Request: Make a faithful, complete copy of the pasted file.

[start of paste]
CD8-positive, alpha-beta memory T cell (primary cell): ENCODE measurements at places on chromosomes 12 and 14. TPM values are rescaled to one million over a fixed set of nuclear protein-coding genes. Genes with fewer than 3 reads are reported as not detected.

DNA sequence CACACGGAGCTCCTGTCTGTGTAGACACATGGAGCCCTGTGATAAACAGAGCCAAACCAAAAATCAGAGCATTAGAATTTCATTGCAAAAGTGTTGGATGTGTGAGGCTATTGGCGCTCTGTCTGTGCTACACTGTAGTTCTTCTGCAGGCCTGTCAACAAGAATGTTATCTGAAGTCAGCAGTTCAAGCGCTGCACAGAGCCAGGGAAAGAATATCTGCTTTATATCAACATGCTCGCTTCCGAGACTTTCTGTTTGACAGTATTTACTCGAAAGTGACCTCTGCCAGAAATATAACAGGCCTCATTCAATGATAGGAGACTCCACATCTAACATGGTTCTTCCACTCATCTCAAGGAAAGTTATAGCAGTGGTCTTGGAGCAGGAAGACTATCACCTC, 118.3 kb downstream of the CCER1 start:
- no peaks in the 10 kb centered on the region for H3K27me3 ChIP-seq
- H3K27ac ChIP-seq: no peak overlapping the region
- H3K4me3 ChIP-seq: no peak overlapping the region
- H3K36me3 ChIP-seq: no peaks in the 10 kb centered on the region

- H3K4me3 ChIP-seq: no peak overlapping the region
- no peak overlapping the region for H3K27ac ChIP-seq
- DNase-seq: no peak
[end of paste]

CD8-positive, alpha-beta memory T cell (primary cell): ENCODE measurements at places on chromosomes 12 and 14. TPM values are rescaled to one million over a fixed set of nuclear protein-coding genes. Genes with fewer than 3 reads are reported as not detected.

DNA sequence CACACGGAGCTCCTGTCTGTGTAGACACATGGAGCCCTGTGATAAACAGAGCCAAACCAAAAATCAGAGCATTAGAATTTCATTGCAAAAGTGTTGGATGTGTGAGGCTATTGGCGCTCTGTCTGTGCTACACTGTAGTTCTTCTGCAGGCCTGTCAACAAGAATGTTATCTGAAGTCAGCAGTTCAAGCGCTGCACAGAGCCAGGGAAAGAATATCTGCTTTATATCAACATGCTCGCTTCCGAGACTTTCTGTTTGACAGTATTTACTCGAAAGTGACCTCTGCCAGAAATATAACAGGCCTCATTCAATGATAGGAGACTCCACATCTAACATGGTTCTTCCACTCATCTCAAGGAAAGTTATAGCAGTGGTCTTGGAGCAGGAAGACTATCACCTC, 118.3 kb downstream of the CCER1 start:
- no peaks in the 10 kb centered on the region for H3K27me3 ChIP-seq
- H3K27ac ChIP-seq: no peak overlapping the region
- H3K4me3 ChIP-seq: no peak overlapping the region
- H3K36me3 ChIP-seq: no peaks in the 10 kb centered on the region

- H3K4me3 ChIP-seq: no peak overlapping the region
- no peak overlapping the region for H3K27ac ChIP-seq
- DNase-seq: no peak